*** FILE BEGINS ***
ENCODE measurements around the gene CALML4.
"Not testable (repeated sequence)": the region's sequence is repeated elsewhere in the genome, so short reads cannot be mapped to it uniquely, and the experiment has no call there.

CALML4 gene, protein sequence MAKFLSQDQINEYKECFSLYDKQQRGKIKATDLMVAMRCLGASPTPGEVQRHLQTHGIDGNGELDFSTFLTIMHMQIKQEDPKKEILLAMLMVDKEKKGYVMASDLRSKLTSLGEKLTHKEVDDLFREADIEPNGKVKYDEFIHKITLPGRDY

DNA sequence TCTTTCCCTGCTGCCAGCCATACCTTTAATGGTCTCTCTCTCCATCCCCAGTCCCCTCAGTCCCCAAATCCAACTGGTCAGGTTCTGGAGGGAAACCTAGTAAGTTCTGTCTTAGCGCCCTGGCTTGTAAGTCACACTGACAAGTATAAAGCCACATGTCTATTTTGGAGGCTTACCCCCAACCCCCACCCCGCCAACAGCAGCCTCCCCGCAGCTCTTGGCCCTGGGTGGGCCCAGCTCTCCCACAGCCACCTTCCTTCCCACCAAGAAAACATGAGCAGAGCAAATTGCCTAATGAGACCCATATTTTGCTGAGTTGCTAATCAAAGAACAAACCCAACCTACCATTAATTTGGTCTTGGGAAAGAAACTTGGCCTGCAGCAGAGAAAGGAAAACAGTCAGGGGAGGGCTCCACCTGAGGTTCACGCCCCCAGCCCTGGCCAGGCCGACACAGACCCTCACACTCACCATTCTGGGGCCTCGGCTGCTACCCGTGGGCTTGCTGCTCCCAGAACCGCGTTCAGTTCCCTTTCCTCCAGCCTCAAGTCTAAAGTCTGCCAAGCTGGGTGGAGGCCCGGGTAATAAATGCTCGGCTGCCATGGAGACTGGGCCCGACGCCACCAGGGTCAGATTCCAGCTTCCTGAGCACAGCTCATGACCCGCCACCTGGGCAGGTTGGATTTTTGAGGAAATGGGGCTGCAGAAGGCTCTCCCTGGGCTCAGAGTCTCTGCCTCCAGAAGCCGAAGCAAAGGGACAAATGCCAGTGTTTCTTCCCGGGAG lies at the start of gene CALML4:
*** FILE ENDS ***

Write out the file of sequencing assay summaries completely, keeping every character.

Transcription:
ENCODE measurements around the gene CALML4.
"Not testable (repeated sequence)": the region's sequence is repeated elsewhere in the genome, so short reads cannot be mapped to it uniquely, and the experiment has no call there.

CALML4 gene, protein sequence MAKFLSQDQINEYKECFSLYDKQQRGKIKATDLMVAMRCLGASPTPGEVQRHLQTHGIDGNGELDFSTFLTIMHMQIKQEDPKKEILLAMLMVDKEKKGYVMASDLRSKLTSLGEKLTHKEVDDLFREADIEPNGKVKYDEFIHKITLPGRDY

DNA sequence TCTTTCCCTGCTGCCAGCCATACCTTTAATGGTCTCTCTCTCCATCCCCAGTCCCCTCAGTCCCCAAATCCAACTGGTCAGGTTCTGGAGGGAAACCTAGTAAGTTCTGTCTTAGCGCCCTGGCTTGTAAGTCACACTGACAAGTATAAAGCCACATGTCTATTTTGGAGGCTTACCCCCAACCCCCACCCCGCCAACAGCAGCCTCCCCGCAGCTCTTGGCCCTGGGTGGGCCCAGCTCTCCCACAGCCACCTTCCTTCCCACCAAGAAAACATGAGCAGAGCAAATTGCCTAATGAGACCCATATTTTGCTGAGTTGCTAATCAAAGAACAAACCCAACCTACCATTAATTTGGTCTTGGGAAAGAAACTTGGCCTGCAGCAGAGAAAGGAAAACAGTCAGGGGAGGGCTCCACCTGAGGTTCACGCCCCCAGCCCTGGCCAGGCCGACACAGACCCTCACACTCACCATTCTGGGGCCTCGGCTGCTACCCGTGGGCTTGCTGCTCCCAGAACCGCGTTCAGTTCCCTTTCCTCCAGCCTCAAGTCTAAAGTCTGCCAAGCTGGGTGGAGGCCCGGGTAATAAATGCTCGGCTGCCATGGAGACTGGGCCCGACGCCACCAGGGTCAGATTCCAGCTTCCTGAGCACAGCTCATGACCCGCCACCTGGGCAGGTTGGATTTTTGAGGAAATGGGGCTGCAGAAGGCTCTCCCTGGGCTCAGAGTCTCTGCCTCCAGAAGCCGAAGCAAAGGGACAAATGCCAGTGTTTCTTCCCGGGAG lies at the start of gene CALML4: